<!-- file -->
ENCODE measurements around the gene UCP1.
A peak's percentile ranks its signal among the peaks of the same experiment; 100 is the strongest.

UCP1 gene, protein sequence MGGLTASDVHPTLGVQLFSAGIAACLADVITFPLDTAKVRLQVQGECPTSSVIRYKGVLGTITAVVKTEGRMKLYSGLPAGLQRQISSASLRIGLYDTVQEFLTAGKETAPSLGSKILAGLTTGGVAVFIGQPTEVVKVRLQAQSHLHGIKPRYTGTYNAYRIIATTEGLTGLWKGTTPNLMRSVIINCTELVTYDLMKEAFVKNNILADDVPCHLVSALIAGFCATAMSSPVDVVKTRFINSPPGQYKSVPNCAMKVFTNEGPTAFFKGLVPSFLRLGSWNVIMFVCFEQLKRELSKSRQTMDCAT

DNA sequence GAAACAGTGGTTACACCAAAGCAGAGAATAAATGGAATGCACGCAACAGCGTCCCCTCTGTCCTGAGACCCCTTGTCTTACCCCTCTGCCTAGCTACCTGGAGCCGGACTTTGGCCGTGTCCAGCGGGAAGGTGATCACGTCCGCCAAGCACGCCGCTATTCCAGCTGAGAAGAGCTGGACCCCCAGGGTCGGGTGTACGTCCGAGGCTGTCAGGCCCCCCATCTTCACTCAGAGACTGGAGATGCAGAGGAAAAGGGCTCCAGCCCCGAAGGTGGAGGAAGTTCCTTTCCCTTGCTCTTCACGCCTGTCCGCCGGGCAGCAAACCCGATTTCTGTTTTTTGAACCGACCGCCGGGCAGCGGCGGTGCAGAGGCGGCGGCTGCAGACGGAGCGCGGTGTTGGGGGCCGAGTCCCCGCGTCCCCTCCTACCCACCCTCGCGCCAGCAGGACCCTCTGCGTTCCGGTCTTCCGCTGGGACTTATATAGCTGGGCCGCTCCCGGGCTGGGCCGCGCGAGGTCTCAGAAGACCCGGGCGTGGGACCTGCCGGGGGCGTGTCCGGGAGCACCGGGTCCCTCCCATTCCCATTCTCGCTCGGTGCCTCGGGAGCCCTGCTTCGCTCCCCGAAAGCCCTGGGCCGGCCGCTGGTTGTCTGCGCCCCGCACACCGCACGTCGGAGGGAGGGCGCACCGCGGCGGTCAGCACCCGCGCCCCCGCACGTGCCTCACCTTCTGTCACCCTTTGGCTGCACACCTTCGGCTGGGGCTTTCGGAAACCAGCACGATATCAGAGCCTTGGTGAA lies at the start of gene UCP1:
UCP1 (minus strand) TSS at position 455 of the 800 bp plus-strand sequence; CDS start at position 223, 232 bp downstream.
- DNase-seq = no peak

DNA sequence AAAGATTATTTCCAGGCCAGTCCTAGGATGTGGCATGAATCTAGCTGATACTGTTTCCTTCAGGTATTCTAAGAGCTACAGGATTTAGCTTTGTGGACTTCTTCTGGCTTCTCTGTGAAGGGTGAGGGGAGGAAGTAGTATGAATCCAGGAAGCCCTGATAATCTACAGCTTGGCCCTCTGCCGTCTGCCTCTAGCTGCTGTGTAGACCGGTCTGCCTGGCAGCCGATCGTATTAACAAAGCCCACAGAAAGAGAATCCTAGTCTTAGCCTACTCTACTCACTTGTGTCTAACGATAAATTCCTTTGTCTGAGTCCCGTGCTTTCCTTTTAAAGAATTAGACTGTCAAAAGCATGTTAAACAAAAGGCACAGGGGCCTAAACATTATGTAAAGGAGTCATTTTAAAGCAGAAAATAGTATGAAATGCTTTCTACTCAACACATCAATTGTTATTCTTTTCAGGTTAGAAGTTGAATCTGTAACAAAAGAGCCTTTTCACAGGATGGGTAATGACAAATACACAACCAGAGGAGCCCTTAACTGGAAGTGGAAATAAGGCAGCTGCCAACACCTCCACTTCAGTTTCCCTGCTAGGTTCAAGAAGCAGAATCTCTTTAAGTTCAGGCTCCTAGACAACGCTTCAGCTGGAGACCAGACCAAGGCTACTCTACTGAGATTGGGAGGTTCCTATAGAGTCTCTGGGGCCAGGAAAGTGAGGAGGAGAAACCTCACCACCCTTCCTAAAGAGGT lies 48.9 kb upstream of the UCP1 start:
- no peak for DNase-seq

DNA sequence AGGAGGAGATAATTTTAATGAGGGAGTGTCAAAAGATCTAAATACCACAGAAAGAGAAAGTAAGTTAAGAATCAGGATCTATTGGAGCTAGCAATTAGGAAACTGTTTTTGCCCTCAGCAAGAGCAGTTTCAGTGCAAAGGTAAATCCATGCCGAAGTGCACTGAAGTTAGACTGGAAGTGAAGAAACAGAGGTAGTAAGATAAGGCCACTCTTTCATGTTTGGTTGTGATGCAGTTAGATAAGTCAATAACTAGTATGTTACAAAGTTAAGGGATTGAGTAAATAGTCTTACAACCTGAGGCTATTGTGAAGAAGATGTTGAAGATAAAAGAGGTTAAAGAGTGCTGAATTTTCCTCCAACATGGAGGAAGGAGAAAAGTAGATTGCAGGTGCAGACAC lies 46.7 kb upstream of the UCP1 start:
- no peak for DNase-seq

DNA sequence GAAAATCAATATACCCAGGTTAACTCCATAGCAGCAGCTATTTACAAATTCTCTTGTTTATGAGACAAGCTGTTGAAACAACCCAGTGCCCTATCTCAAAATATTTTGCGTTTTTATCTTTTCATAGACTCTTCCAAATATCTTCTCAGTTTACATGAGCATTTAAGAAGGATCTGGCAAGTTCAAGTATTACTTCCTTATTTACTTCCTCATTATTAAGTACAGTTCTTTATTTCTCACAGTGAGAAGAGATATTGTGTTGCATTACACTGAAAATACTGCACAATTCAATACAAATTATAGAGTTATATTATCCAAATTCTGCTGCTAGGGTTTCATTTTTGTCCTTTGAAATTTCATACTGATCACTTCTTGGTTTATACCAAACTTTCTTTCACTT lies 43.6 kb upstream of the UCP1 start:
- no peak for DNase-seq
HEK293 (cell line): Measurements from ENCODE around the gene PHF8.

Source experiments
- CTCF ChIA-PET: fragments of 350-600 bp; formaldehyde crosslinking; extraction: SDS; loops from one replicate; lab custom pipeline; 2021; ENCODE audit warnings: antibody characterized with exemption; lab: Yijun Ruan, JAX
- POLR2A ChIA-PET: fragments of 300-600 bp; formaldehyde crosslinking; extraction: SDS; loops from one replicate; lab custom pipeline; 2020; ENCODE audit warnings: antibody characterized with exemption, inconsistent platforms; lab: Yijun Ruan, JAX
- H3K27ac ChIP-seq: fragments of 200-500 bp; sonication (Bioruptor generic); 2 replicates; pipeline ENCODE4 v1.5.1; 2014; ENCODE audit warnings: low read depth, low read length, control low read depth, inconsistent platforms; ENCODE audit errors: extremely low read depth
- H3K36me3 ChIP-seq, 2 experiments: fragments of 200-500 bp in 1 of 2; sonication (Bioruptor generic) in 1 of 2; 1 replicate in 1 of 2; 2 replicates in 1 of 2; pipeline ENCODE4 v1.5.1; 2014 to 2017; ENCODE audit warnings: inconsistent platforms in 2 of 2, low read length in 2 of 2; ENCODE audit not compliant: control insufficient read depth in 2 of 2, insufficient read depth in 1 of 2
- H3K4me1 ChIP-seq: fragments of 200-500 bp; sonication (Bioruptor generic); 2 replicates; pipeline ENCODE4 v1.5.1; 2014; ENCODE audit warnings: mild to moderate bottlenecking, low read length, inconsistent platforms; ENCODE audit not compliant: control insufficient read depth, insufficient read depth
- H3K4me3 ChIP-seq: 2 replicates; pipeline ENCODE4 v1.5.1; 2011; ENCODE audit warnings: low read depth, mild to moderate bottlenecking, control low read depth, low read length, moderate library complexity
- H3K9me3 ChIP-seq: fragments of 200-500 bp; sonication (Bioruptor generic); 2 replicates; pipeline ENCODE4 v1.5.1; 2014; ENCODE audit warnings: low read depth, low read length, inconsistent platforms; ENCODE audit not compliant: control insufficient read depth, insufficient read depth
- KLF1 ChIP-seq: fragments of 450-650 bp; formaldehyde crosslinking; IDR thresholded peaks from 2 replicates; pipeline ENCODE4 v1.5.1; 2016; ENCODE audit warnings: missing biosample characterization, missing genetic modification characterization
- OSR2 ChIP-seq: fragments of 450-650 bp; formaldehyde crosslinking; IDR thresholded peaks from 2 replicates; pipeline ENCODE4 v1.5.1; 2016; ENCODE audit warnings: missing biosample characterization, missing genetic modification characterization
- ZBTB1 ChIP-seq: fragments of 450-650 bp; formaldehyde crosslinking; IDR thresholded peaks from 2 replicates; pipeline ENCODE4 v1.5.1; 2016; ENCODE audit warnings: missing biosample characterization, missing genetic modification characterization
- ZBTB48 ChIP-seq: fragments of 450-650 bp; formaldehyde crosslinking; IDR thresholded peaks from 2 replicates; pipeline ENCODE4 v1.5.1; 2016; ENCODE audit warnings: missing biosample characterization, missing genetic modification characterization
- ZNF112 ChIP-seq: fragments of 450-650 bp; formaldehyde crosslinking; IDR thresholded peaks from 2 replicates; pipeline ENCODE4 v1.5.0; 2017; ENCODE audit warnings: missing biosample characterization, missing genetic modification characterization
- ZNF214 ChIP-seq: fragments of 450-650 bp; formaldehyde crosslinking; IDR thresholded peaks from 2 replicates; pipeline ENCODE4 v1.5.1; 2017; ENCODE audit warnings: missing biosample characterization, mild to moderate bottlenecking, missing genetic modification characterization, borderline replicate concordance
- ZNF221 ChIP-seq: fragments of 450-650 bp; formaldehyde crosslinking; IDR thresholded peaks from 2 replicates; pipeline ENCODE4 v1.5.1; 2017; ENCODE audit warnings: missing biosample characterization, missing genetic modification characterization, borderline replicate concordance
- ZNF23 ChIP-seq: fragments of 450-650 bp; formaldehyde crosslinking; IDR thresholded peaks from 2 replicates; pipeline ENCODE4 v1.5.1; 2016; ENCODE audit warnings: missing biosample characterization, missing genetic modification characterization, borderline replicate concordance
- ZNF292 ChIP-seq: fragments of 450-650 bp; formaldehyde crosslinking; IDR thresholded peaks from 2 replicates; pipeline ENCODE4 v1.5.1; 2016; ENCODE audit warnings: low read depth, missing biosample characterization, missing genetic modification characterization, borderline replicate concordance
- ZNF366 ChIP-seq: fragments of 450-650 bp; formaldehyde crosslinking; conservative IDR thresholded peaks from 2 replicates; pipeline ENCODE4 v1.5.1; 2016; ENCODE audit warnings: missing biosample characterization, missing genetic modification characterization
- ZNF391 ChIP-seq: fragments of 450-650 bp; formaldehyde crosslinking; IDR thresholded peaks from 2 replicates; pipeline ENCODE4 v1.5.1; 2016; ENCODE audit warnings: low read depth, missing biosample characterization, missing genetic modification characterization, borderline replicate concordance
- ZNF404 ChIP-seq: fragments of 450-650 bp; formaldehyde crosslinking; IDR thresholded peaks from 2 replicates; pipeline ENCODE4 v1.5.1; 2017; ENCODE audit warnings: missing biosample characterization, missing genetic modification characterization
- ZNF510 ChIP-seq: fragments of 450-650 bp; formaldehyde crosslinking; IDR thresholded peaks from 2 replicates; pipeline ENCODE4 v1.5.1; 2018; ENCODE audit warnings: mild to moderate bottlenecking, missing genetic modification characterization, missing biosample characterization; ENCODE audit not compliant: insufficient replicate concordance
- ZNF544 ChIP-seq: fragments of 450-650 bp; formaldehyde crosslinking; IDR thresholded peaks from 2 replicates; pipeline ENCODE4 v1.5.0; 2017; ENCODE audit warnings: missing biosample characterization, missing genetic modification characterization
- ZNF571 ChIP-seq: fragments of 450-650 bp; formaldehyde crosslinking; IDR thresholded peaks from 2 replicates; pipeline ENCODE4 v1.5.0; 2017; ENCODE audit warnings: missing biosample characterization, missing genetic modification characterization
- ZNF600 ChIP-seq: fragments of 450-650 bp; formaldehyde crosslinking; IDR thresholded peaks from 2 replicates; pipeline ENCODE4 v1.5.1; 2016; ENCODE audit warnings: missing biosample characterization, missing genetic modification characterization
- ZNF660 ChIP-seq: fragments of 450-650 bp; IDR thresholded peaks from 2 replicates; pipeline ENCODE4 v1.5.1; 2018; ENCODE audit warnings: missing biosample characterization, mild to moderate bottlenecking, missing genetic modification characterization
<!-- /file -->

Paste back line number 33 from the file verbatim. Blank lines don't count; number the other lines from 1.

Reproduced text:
- ZNF404 ChIP-seq: fragments of 450-650 bp; formaldehyde crosslinking; IDR thresholded peaks from 2 replicates; pipeline ENCODE4 v1.5.1; 2017; ENCODE audit warnings: missing biosample characterization, missing genetic modification characterization